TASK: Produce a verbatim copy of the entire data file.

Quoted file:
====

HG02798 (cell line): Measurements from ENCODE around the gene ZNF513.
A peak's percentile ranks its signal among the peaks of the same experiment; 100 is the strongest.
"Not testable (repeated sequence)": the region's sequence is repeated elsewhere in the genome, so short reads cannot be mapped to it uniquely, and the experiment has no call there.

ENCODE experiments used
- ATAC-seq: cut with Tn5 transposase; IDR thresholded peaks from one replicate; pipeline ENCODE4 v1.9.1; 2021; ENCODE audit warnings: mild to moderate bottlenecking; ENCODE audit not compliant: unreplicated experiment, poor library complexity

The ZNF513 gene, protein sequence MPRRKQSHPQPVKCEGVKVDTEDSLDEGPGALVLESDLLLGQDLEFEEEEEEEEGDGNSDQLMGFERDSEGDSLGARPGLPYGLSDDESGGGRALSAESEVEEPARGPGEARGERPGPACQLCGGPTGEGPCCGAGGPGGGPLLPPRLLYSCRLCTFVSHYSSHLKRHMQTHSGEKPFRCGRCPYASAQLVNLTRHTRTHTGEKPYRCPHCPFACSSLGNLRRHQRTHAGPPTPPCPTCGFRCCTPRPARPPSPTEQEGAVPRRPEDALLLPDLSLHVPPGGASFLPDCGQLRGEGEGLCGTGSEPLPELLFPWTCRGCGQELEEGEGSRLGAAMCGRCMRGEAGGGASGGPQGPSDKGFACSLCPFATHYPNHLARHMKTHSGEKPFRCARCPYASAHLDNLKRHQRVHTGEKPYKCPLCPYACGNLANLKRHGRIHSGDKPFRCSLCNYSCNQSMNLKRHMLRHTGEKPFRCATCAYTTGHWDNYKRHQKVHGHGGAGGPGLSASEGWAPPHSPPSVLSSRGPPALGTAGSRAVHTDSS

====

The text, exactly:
HG02798 (cell line): Measurements from ENCODE around the gene ZNF513.
A peak's percentile ranks its signal among the peaks of the same experiment; 100 is the strongest.
"Not testable (repeated sequence)": the region's sequence is repeated elsewhere in the genome, so short reads cannot be mapped to it uniquely, and the experiment has no call there.

ENCODE experiments used
- ATAC-seq: cut with Tn5 transposase; IDR thresholded peaks from one replicate; pipeline ENCODE4 v1.9.1; 2021; ENCODE audit warnings: mild to moderate bottlenecking; ENCODE audit not compliant: unreplicated experiment, poor library complexity

The ZNF513 gene, protein sequence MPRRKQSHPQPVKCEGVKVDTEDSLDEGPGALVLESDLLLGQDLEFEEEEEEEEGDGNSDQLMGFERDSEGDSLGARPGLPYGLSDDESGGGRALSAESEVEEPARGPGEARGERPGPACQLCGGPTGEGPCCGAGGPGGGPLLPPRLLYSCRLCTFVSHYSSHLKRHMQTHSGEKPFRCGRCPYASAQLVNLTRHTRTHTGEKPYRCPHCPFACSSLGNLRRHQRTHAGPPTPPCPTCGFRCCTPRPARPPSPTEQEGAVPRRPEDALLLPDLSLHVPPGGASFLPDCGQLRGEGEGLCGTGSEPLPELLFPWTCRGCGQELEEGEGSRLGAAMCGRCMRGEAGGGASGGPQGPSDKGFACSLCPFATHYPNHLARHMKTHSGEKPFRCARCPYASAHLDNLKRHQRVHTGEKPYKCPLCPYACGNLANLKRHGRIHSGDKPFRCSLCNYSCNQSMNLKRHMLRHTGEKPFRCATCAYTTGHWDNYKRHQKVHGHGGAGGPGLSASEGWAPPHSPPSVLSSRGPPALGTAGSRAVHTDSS